Sunday, July 14, 2013

Blog #14 "The Importance of Theme" or "Why I Love Star Trek"

A few posts ago, I mentioned theme and said I'd do a blog post on it some time. Well, here it is. Aren't you excited?? Hehehe!  No, this isn't some boring English lesson about morals. This is the fairy dust that makes your story fly and your writing shine!  It's the good stuff, the cream with the cherry on top.  If your writing has no theme, it has no soul, no heart. It's dry, dull, and flat, and nobody wants that. So read on...

 When I saw the last Star Trek movie, I was completely enthralled with it.  It's a great movie. Later, after the excitement died down a bit, I thought about what made me, and so many others, respond to it with such enthusiasm.  There's a lot of great reasons why, but one thing that occurred to me is Star Trek has always had great themes.

Like what? you ask. Well, I'll tell you what I think.

Ultimately, after all the explosions and fist fights and Vulcan mind melds, Star Trek is about the friendship between Kirk and Spock. It's about loyalty and sacrifice for others. It's about the push and pull between leaders and followers, competition and camaraderie. Other themes that make frequent appearances include war/peace, courage, teamwork, the quest for knowledge, equality, diversity, love/hate, and the power of emotions. In fact, Spock himself is a walking, talking study in emotion, or the apparent lack thereof. It's awesome!  (My apologies to my grammarian friends; I can think of at least two that are probably cringing at the sentences I just wrote there. Forgive me!)

Now maybe you're saying "Wait a minute, Lisa. Those aren't the moral of the story." No, they aren't, because there is no morality lesson in Star Trek.  Theme is not something you want to beat people over the head with. It's something you show the reader or viewer, and let them take from it what they will.  Let's take the example of Spock and Lieutenant Uhura. **This could be mildly spoilerish, so if you haven't seen Into Darkness, stop what you're doing right now and go see it before reading any further!!**

OK, so Spock has just managed to survive a very dangerous mission, but just barely. Uhura is upset with him for risking his life without any apparent thought of her or her feelings. There's a lovely little scene where he explains to her how the loss of his mother has affected his decision whether to feel his emotions or not and why he has made the choice not to. (I wish I had it memorized because I'm probably botching this explanation. I'm sure some good Trekkie will pop in and lend a hand.)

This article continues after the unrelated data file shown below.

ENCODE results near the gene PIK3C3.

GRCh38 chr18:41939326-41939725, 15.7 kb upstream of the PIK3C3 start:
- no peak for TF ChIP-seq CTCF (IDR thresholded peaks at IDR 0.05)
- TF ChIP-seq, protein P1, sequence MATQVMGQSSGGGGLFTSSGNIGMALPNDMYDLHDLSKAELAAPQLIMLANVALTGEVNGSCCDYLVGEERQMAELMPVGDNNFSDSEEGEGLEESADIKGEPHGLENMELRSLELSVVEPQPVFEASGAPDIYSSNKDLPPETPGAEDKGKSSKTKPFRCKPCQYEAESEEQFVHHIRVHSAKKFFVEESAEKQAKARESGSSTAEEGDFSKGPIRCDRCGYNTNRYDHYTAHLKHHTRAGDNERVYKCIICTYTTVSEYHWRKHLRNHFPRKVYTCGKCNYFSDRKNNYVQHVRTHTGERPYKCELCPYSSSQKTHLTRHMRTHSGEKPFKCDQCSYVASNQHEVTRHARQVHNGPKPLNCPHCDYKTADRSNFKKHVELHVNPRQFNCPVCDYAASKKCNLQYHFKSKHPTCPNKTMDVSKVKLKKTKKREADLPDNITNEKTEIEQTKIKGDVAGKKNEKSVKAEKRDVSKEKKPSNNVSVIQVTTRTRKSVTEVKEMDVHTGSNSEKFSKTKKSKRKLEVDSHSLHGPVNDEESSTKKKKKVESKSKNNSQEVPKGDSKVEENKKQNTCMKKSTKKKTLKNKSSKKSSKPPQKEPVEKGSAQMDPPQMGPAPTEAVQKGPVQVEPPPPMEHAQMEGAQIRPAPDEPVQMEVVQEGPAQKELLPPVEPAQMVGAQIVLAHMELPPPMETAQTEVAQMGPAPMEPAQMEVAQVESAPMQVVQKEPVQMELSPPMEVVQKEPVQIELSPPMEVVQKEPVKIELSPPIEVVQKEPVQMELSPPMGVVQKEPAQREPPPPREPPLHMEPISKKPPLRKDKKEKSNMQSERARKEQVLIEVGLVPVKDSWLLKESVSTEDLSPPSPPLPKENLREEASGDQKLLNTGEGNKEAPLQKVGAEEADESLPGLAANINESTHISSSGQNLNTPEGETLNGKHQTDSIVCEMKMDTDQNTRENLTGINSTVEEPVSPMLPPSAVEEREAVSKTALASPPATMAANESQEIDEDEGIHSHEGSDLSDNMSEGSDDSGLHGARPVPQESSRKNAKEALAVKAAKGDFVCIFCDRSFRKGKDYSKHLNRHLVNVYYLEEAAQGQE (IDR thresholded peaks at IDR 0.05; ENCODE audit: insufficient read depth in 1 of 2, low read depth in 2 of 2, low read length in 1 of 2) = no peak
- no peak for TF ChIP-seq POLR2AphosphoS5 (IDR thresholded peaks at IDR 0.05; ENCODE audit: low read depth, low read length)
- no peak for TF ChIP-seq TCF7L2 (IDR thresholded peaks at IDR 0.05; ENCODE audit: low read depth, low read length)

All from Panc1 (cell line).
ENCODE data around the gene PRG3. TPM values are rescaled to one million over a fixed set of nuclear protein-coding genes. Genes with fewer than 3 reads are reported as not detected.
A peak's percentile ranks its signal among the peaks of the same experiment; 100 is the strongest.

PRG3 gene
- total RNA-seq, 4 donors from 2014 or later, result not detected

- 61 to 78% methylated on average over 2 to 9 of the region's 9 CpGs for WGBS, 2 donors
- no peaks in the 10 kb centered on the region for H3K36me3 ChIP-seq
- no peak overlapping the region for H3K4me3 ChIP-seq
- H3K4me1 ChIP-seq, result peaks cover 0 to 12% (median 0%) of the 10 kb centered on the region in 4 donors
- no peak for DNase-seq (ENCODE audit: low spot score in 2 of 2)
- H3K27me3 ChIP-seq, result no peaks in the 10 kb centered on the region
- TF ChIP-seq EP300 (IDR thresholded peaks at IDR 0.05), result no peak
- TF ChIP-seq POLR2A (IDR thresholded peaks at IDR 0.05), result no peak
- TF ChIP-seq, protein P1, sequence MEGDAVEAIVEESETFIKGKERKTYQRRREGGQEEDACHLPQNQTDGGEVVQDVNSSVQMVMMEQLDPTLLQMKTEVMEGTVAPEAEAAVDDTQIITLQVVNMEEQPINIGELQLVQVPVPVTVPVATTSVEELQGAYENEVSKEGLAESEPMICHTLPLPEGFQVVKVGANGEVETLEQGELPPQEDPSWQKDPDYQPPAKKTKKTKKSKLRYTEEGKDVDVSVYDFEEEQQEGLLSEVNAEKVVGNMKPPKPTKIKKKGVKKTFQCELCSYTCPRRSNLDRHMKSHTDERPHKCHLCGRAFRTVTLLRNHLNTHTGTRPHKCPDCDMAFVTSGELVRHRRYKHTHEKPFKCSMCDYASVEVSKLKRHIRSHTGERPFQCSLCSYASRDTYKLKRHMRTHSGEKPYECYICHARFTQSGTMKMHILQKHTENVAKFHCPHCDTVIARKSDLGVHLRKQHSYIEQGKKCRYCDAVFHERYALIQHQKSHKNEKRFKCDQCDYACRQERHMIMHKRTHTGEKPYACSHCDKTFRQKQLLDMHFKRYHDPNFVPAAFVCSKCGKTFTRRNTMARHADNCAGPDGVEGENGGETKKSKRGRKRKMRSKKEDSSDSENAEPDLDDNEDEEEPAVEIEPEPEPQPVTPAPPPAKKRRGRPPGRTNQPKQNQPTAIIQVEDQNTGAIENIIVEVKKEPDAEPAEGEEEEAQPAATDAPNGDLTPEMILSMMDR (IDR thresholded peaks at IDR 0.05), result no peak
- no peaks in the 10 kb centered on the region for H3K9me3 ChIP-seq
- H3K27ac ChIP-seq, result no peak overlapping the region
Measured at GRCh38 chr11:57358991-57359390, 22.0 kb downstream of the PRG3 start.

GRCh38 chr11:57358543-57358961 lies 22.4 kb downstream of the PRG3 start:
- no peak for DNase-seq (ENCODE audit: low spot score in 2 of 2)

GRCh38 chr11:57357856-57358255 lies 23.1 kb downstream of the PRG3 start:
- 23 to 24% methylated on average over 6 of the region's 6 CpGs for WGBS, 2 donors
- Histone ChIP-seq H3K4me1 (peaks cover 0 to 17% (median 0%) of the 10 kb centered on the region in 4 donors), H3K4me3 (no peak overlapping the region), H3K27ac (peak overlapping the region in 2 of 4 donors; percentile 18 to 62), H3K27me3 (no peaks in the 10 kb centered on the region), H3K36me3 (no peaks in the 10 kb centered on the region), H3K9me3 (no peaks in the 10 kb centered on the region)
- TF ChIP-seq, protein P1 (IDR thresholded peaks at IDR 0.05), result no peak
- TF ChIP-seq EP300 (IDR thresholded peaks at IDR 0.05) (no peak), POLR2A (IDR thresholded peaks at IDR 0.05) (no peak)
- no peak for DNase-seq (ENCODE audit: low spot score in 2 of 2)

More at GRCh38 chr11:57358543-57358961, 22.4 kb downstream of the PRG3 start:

My point is, nobody's on the screen telling you that we all carry pain in our hearts from some event in our lives and we all react differently to that pain.  But Spock, with his decision to be only logical, shows you intimately all the results of that in his actions. Love and loss are such powerful themes because we've all experienced them in some way. He pull us into his character because we can totally empathize with how he feels.  As readers, we love that feeling.  That's why understanding theme is so important to a writer.  What are your favorite Star Trek themes?  Why do you think that is? How does it speak to you?

And hey, if you totally love Star Trek humor like I do, visit my pin page for more fun :)


  1. I haven't seen the newest Star Trek movie yet. I want to but the fiancee could care less about science fiction so I passed on it in the theater. I did really enjoy this post though. It makes me think about my writing from a larger point of view (and has a refrain from my undergrad writing program running on a loop in my head "Show don't tell"... inspired mostly by your comment about not beating people over the head with a moral but showing how the themes affect/connect us). Thanks for the inspiration. Now I just need to get a little more fiction writing in to make better use of it. :)

  2. You know, my daughter didn't want to see it with me either, but I insisted and she ended up loving it. ;) I usually start my stories with a character and/or a situation in mind, but I always have some larger theme driving me to tell that story. Good luck with your writing :)